Charlie Goldsmith claims he can cure the sick without even touching them. Arthritis, infections, chronic pain – Charlie says he can heal them all his energy alone. He also does it for free.
Sunday Night spent months investigating Charlie’s claims, putting him to the test in front of two respected doctors.
Hayley Cafarella has been living a private kind of hell. She suffers from complex regional pain syndrome, or CRPS. Some days are so bad she’s confined to a wheelchair. “It’s a chronic pain condition that can affect either a region of your body or several regions,” she explains. “In my case, it spreads all the way around and affects my entire nervous system.”
Every few months, Hayley is admitted to hospital. For five days she is hooked up to a drip, flooding her body with the powerful sedative ketamine.
Charlie Goldsmith’s arrival offers a tiny glimmer of hope. Hayley’s never met an energy healer, but figures she has nothing to lose. His technique seems so simple – closing his eyes, he focuses his energy on Hayley for about 30 seconds, then checks in with her.
45 minutes in, the pain relief Charlie has given Hayley feels similar to being given the sedative, ketamine.
“It feels a lot better actually, it’s really surprising,” she exclaims. “I go into hospital, get all these drugs put through me, I have a bunch of side effects, and spend a week in bed, and then I might feel like this. But I also feel nauseous. This is really bizarre… I honestly didn’t expect it to do anything.”
It’s not easy for Charlie to put into words what he’s feeling when he’s focusing his energy. “Not a great deal, it’s kind of subtle. I feel like magnetic pulses going around my body.”
Dr Justin Coleman is a self-proclaimed sceptic. He agreed to join our investigation of Charlie’s gift to see whether it holds up under the scrutiny of one of his critics. He will watch over Charlie as he attempts to heal patients selected by Sunday Night.
“I find the underlying mechanism so implausible that it would require a huge amount of evidence for me to convince me that it might happen,” the doctor tells us.
Anthony Vohland suffers from a stabbing pain down his left-hand side. After a short interaction with Charlie, he felt significantly better.
“I thought maybe I’m just too old and cranky and sceptical for him to heal,” Anthony confesses, as he bends down and touched his toes. “Anyone who knows me knows I haven’t done that for a long, long time.”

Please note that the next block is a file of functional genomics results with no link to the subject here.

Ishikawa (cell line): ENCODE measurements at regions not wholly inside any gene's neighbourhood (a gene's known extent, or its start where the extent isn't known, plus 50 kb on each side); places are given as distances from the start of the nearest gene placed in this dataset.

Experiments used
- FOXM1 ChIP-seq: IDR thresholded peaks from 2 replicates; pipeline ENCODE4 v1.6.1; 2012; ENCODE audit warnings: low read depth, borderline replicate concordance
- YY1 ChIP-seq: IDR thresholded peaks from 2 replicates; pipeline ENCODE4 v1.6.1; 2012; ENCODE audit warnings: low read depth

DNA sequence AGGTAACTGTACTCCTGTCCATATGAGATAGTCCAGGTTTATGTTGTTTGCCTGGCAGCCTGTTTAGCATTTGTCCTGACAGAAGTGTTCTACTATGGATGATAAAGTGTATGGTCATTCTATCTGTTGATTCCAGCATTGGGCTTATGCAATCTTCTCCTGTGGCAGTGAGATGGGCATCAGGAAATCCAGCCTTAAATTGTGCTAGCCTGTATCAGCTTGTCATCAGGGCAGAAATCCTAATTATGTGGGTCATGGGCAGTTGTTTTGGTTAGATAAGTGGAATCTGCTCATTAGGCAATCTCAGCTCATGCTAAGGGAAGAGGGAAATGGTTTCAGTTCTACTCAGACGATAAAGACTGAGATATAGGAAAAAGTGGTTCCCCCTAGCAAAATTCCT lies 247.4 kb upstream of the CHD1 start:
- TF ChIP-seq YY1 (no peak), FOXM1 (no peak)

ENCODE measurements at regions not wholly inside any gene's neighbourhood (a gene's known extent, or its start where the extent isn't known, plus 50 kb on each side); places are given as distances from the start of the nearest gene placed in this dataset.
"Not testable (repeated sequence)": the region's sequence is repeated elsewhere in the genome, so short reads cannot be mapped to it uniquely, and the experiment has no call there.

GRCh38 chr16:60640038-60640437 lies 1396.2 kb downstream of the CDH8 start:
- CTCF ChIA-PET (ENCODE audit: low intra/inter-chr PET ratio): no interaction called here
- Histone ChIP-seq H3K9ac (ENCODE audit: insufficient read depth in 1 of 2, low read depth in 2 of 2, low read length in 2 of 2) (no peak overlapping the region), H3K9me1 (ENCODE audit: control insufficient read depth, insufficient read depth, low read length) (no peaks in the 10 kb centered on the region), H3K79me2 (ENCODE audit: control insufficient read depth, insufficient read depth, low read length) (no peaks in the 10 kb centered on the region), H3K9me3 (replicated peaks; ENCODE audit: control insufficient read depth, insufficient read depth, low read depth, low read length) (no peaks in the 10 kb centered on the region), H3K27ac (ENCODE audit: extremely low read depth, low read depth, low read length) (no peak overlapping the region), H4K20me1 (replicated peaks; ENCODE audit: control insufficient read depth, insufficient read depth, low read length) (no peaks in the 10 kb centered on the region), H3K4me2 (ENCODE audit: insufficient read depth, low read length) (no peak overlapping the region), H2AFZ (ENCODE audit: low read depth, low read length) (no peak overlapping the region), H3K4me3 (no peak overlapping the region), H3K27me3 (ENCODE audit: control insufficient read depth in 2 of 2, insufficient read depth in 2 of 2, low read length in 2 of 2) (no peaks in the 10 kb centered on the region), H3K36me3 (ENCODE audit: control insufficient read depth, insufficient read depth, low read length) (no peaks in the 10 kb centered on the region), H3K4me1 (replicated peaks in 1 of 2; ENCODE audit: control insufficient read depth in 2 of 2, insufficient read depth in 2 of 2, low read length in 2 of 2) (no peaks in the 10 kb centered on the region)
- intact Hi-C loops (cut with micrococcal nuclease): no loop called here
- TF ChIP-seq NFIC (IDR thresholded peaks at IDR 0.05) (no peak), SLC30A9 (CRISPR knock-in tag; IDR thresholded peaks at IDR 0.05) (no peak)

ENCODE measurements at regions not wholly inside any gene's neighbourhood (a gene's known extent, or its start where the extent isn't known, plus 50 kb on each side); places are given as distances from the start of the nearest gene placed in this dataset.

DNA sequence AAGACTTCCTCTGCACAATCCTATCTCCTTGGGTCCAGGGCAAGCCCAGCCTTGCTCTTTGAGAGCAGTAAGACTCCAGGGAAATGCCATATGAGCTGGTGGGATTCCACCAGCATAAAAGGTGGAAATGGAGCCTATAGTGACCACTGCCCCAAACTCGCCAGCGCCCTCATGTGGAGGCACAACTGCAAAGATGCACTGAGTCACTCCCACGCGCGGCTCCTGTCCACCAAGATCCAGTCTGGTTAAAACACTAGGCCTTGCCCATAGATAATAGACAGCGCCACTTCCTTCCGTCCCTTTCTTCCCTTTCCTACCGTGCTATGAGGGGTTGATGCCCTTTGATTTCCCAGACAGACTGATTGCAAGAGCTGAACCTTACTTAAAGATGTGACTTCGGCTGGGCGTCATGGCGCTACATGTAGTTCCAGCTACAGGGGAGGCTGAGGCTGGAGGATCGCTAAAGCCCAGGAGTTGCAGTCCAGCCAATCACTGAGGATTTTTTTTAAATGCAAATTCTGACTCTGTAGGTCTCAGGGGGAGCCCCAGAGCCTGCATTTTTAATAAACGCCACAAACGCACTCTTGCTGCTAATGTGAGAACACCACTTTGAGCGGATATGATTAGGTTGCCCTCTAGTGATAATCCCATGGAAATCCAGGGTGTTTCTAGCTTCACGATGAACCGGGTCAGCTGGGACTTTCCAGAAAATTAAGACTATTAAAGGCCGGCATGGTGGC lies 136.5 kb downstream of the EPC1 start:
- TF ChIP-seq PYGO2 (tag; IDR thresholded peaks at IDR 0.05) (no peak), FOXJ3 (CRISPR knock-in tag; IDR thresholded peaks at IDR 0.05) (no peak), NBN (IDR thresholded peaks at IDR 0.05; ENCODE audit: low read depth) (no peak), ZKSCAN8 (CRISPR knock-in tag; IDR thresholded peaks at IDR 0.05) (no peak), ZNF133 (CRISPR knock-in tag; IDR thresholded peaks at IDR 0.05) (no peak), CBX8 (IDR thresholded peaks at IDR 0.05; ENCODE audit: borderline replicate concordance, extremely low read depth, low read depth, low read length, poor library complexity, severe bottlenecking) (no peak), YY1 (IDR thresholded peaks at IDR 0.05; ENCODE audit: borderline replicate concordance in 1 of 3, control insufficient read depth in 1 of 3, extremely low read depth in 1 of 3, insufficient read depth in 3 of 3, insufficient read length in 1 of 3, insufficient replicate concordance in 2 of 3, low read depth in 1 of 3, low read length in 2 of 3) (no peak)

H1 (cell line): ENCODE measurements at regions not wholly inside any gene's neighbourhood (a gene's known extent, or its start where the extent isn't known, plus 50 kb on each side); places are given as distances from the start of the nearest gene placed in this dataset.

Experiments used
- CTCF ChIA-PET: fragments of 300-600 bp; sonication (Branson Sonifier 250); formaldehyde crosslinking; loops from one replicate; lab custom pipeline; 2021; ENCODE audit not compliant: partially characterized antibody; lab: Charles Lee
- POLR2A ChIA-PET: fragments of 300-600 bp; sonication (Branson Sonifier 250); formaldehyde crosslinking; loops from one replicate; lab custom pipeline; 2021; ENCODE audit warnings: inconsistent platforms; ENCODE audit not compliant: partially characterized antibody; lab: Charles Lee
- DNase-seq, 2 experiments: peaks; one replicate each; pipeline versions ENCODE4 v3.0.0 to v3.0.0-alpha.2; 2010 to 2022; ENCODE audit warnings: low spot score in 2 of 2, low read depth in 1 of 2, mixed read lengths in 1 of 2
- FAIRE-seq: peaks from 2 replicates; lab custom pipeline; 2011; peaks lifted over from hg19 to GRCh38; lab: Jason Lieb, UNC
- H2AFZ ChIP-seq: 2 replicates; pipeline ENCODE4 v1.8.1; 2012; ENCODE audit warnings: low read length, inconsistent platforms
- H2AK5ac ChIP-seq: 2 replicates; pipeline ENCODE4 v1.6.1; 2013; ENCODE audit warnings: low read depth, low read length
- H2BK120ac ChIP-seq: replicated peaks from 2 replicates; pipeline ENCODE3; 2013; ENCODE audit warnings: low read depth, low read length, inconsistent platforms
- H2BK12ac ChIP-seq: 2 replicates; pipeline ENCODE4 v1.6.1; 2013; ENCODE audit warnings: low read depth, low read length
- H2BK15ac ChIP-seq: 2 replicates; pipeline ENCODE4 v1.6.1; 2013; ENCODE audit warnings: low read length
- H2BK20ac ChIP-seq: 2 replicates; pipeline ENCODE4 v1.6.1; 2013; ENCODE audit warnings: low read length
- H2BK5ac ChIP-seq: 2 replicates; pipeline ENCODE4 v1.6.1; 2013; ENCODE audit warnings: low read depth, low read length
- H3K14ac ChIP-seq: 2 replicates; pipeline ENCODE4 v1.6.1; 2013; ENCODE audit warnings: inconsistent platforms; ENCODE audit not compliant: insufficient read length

Next, Charlie tries to help Jada Burns, who also suffers from complex regional pain syndrome. Her response to Charlie’s gift is not as immediate. “I feel more relaxed,” she says. “But there’s still heaps of pain. Surprisingly though I did have pain in my hips but I didn’t mention that to him, and that’s actually not there, so that’s really good.”
11-year-old Chloe Troughton has juvenile arthritis, something she has suffered from since she was 16 months old. Charlie concentrates on her, and the effects are surprising. “It feels… fantastic,” she exclaims, clearly very grateful to him. “Thank you Charlie for fixing me. I think you’re a very nice person for fixing people that have disabilities.”
While Charlie Goldsmith says he has a gift, his critics say it’s simply the gift of the gab. The real test is whether he can do what traditional medicine can’t.
Linda Hayhurst has osteoarthritis. Nuts and bolts are holding her back together. She’s had both hips replaced, and walks with a permanent limp after two knee operations.
Gold Coast GP of 30 years, Dr Karen Coates, is keen to see if Charlie can do what she and her colleagues can’t.
“Linda’s been a patient at the clinic for six years and she has chronic, constant lower back pain,” she tells Sunday Night. The doctor is eager to see whether Charlie can help Linda. “I think it is a matter of getting out of your ego and listening with an open mind.”
After a short consultation with Charlie, Linda tentatively tests her pain by climbing a flight of stairs. She’s amazed that it doesn’t hurt at all. “No pain, no pain. It’s great.”
The effect on Linda is overwhelming, and she breaks down in tears. “I’m just a little overwhelmed,” she explains. “I’ve had this for so long – my back, my hips, and my knee… I just can’t walk properly, I’ve got a constant limp… I can’t even go out… and I just hate it. I just didn’t know I was going to be able to do that.”
Reporter: Angela Cox
Producer: Karen Willing